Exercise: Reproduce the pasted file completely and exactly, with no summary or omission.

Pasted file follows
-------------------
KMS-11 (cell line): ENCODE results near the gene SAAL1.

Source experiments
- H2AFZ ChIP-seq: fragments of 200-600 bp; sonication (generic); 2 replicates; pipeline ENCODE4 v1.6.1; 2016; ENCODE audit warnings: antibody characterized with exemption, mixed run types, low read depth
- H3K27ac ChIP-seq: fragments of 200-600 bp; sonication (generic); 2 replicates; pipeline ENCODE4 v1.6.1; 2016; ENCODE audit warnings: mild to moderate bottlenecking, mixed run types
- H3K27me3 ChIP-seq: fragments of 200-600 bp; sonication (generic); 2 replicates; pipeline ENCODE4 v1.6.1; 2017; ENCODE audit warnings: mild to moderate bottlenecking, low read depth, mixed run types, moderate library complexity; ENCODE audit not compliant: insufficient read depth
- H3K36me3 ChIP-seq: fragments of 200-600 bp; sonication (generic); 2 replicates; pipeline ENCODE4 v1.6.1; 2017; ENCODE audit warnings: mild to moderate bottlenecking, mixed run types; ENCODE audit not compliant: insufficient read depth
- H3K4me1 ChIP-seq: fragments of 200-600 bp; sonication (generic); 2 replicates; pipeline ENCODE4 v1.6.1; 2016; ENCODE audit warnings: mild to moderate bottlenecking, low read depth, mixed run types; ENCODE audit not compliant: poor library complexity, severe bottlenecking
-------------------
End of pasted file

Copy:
KMS-11 (cell line): ENCODE results near the gene SAAL1.

Source experiments
- H2AFZ ChIP-seq: fragments of 200-600 bp; sonication (generic); 2 replicates; pipeline ENCODE4 v1.6.1; 2016; ENCODE audit warnings: antibody characterized with exemption, mixed run types, low read depth
- H3K27ac ChIP-seq: fragments of 200-600 bp; sonication (generic); 2 replicates; pipeline ENCODE4 v1.6.1; 2016; ENCODE audit warnings: mild to moderate bottlenecking, mixed run types
- H3K27me3 ChIP-seq: fragments of 200-600 bp; sonication (generic); 2 replicates; pipeline ENCODE4 v1.6.1; 2017; ENCODE audit warnings: mild to moderate bottlenecking, low read depth, mixed run types, moderate library complexity; ENCODE audit not compliant: insufficient read depth
- H3K36me3 ChIP-seq: fragments of 200-600 bp; sonication (generic); 2 replicates; pipeline ENCODE4 v1.6.1; 2017; ENCODE audit warnings: mild to moderate bottlenecking, mixed run types; ENCODE audit not compliant: insufficient read depth
- H3K4me1 ChIP-seq: fragments of 200-600 bp; sonication (generic); 2 replicates; pipeline ENCODE4 v1.6.1; 2016; ENCODE audit warnings: mild to moderate bottlenecking, low read depth, mixed run types; ENCODE audit not compliant: poor library complexity, severe bottlenecking